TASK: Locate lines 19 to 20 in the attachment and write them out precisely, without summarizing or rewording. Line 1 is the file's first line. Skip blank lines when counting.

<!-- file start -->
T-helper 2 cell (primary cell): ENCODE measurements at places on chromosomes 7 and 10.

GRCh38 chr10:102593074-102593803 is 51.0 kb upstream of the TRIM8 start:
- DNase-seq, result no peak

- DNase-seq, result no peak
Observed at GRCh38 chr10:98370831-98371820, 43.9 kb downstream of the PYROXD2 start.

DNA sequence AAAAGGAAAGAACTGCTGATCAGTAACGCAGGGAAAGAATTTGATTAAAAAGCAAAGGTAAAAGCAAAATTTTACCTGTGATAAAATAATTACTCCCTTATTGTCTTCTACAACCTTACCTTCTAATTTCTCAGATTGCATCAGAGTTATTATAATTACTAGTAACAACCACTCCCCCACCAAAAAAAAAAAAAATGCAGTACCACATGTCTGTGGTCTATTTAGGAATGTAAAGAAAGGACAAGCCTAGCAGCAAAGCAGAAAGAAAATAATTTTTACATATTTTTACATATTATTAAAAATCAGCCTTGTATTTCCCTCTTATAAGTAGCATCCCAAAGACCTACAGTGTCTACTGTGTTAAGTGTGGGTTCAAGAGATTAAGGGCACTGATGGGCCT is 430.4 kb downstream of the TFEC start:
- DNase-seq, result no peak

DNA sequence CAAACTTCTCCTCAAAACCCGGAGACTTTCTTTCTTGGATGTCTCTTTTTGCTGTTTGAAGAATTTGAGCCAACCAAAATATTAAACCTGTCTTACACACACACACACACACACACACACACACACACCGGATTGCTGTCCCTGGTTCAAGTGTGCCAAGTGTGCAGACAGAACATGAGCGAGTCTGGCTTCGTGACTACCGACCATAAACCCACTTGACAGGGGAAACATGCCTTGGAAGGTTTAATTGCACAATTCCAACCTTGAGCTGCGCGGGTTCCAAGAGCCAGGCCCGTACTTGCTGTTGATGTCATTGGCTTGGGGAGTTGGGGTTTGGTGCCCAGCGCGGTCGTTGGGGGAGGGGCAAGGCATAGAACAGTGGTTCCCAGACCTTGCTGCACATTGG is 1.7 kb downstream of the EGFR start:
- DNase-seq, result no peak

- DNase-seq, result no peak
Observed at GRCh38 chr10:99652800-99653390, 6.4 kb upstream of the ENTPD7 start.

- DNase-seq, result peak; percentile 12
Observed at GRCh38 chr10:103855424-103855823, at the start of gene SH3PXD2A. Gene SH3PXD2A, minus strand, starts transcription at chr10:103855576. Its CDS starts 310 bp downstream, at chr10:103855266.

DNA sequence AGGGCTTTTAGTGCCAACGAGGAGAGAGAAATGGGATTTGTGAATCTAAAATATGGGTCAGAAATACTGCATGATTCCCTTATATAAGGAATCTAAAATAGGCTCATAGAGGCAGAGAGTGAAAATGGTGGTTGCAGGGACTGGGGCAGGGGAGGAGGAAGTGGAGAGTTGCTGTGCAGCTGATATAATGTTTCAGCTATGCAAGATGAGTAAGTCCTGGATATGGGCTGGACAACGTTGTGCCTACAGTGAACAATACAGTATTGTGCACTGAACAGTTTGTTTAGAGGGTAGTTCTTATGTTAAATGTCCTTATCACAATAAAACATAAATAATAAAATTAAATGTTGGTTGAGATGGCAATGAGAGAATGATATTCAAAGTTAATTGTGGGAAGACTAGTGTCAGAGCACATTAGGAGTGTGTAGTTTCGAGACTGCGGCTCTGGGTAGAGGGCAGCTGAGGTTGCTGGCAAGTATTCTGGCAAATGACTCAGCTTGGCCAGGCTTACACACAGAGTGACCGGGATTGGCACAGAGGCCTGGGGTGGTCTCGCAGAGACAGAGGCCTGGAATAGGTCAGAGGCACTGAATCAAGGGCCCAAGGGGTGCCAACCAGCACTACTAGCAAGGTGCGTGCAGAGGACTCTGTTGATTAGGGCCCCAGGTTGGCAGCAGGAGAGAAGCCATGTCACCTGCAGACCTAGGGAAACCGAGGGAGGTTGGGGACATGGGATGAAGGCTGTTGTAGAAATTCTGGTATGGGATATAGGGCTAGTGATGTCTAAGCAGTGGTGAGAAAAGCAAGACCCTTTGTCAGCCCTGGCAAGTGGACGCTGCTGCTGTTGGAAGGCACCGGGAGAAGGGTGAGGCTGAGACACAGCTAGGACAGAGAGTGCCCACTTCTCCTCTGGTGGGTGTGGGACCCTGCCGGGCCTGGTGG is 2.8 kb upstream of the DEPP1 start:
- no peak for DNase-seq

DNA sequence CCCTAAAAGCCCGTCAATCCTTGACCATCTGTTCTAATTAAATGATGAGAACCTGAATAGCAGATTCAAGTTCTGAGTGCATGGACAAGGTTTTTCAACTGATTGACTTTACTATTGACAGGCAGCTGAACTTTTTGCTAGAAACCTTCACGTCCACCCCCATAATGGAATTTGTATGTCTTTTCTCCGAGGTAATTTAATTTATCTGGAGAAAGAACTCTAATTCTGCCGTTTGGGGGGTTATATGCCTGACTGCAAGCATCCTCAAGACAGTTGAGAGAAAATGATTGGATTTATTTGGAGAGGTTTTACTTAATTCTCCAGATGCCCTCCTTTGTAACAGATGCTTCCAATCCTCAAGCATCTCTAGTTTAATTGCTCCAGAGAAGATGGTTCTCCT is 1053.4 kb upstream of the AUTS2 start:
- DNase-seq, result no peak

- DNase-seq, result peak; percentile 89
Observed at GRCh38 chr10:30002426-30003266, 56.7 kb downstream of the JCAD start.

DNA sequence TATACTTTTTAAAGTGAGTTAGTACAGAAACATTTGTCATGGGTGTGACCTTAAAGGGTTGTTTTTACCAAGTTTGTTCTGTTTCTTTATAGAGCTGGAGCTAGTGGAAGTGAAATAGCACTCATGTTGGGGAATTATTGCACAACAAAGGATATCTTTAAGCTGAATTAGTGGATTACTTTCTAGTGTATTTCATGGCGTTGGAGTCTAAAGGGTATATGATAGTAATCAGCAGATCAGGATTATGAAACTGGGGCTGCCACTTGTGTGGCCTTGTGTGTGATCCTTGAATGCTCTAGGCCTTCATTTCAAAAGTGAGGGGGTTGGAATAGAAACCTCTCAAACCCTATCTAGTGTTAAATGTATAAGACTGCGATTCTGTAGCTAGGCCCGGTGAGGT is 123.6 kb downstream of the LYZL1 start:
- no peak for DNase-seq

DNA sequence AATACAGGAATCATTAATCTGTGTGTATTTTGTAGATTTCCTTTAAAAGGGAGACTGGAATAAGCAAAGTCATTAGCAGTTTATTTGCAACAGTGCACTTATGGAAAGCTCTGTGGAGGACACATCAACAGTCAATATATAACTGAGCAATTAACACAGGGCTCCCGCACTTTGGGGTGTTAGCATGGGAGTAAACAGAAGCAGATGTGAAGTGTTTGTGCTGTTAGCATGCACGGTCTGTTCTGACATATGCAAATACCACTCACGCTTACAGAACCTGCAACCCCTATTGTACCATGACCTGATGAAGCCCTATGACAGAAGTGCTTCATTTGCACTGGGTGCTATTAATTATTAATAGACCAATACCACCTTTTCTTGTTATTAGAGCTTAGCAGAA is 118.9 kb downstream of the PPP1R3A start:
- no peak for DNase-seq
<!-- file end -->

Observed at GRCh38 chr10:30002426-30003266, 56.7 kb downstream of the JCAD start.

DNA sequence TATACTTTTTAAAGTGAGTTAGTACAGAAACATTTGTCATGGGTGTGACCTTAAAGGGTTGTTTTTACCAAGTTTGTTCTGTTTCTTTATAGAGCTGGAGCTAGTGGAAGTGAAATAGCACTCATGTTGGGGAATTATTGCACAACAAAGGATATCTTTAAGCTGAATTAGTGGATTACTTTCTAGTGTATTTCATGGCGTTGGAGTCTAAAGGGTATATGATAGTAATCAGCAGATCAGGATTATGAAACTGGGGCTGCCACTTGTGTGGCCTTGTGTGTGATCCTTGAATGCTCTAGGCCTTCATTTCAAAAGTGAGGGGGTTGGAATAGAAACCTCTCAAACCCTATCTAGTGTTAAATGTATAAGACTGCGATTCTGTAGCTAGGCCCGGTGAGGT is 123.6 kb downstream of the LYZL1 start: